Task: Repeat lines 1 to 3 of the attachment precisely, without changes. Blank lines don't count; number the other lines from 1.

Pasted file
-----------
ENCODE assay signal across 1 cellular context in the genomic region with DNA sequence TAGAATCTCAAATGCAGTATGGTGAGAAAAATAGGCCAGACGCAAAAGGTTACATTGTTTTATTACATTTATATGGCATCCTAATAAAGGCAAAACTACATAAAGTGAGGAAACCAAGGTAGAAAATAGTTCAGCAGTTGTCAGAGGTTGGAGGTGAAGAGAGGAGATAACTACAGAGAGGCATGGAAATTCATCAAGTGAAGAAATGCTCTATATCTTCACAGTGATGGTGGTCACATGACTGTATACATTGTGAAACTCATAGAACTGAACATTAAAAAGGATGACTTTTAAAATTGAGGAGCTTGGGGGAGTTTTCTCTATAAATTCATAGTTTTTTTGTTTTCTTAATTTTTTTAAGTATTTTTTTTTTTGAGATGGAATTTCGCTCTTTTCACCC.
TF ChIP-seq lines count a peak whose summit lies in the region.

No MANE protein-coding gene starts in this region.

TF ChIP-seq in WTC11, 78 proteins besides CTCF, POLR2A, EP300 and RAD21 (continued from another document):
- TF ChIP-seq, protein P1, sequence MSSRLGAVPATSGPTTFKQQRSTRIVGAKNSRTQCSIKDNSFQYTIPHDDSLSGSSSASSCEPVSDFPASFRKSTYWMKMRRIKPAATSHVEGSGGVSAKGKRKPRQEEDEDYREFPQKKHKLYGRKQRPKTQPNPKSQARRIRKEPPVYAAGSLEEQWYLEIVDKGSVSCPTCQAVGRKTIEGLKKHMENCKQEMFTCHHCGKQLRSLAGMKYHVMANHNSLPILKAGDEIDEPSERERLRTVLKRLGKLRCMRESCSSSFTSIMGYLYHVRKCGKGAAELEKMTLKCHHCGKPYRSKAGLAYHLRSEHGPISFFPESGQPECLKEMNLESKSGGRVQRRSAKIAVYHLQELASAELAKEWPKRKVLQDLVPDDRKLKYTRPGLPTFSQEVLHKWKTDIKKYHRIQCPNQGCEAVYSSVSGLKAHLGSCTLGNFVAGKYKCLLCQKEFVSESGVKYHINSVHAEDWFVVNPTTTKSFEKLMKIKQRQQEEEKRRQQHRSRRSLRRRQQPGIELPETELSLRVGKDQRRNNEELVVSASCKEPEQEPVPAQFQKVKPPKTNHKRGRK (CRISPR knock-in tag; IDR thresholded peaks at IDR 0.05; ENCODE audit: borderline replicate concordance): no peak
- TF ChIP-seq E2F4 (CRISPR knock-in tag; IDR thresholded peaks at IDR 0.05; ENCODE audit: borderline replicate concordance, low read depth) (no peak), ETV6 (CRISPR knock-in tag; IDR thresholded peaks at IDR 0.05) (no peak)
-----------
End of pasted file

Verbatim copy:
ENCODE assay signal across 1 cellular context in the genomic region with DNA sequence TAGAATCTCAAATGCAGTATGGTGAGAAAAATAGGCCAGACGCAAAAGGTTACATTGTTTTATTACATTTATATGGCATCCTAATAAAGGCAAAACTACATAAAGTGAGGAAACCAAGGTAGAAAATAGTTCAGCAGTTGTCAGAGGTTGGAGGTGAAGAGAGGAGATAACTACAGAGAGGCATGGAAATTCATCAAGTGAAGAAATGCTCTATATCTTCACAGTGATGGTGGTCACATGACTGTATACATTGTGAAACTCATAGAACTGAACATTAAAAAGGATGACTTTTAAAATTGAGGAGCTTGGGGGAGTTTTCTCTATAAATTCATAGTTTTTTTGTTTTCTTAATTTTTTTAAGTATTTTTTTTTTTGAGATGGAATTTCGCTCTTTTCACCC.
TF ChIP-seq lines count a peak whose summit lies in the region.

No MANE protein-coding gene starts in this region.